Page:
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Summer eczema in horses represents a seasonal recurrent allergic dermatitis to the insect’s salivary proteins of Culicoides biting midges. Clinical symptoms of affected horses include itching, alopecia and skin lesions, resulting in a diminished usability of up to 50% during the flight time of the insect from March to October. In addition, horses with summer eczema suffer from a lot of strain. Therapeutical treatment can be very individualans all therapies are approach only and every horse can react distinctly. State of the art therapy can only reduce clinical symptoms, yet a cure of summer eczema is still to be found.
This work is thought to found a new therapeutical approach for the treatment of summer eczema in horse. On the basis of a therapeutical called TACI-Ig used to remedy human autoimmune diseases a strategy was developed to transfer the effective mechanism to the equine model. TACI-Ig neutralizes its pro-inflammatory cytokine ligands BAFF and APRIL, resulting in impaired maturation, functioning and survival of B cells, increases the apoptosis rate of these cells and thereby inhibiting their development into B cells as well as the consecutive production of immunoglobulins. As a result, no inflammatory molecules will be released from mast cells. A systemic administration of equine TACI-Ig (eTACI-Ig) could inhibit mechanisms relevant for development and sustentation of this disease.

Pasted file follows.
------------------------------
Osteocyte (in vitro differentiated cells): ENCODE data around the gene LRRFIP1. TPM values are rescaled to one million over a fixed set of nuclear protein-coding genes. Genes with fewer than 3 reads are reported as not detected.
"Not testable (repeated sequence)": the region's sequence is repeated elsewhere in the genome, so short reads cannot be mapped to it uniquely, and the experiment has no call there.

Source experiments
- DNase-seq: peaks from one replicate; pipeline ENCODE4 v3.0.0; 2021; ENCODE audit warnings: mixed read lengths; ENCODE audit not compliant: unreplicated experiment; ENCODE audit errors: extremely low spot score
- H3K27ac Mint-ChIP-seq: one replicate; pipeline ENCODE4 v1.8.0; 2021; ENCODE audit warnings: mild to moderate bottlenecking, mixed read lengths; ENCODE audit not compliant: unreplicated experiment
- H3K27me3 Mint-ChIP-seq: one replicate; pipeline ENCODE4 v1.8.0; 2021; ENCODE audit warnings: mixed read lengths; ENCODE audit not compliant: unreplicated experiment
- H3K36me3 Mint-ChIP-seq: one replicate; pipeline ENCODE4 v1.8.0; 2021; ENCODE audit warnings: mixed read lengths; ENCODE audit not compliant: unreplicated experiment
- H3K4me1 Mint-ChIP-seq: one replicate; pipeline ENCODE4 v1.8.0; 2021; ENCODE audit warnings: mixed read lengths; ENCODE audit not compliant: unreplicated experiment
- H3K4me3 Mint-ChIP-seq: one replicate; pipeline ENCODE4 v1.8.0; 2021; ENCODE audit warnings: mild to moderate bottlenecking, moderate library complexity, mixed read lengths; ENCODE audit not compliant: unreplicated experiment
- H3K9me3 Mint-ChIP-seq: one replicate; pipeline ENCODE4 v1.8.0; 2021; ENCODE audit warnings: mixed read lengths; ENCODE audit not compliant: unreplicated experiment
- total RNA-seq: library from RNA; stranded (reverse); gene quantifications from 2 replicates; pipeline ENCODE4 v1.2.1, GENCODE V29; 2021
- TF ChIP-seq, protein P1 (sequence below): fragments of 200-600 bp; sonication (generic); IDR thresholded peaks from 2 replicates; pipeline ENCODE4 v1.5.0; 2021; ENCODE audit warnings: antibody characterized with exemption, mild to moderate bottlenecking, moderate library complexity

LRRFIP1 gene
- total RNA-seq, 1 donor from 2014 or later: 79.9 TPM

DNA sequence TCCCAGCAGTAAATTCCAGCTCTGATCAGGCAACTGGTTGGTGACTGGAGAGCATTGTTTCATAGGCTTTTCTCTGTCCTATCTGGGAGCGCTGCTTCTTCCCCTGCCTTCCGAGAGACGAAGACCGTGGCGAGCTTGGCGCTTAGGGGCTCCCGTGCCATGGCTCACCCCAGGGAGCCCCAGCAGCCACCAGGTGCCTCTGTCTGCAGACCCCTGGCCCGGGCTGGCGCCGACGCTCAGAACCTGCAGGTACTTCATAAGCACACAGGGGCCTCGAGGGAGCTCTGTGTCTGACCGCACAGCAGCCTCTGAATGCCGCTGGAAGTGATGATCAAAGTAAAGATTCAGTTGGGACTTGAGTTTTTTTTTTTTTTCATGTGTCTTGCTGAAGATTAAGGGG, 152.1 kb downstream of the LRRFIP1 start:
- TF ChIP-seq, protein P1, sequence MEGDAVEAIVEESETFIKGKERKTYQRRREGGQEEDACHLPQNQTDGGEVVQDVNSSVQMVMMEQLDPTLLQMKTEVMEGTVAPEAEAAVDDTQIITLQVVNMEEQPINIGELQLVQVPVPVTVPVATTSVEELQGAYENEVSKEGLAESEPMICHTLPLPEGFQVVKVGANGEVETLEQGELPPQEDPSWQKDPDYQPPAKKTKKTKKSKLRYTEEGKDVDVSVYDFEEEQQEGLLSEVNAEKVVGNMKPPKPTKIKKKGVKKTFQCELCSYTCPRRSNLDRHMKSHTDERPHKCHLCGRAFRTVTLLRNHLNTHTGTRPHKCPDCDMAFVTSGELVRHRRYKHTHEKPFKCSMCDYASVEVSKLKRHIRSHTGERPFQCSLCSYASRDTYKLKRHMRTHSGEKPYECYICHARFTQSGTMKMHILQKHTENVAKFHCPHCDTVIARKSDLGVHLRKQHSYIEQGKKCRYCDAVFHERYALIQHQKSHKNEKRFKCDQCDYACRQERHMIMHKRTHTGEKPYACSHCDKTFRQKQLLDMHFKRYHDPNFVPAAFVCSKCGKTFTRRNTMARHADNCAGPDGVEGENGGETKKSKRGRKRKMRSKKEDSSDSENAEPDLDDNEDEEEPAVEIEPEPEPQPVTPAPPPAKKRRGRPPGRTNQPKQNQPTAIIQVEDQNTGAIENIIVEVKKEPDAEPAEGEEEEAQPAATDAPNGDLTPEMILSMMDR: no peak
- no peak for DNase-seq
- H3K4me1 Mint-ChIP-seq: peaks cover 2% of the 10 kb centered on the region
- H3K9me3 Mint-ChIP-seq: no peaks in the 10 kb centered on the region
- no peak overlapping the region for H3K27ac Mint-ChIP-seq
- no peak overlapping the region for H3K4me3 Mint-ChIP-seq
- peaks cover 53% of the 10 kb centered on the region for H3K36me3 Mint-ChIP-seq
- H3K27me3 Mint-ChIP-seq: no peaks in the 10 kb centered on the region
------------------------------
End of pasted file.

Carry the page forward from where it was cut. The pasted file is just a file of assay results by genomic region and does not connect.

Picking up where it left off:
In this study eTACI-Ig was developed via PCR amplificationthe of the extracellular part of TACI from horse DNA and coupling it to the FC region of an equine immunoglobulin. The resulting fusion protein eTACI-Ig was tested for functionality by means of neutralizing its ligands equine BAFF and APRIL, which were also produced in the context of this work. ELISA tests clearly showed binding of eTACI-Ig to eBAFF and eAPRIL, proving the functionality of the newly synthesized fusion protein in vitro.
Goal of this project was to transfer knowledge of the immune system of horses and the disease mechanisms to an effective approach for therapeutical treatment and potential cure of summer eczema by eTACI-Ig. Further ex and in vivo functionality tests are needed, e.g. the ex vivo study of its impact on various cell types and equine immunoglobulins on the base of fresh horse blood. Additionally, in vivo efficacy, dose responses and tolerance need to be determined. Although, production of big amounts of TACI-Ig can be difficult and expensive, its necessary in order to finally treat summer eczema systemically in horses.
A successful treatment of summer eczema with eTACI-Ig could potentially give rise to treatment and curation of other allergic illnesses in horses and would be a fundamental break-through in horse medical science.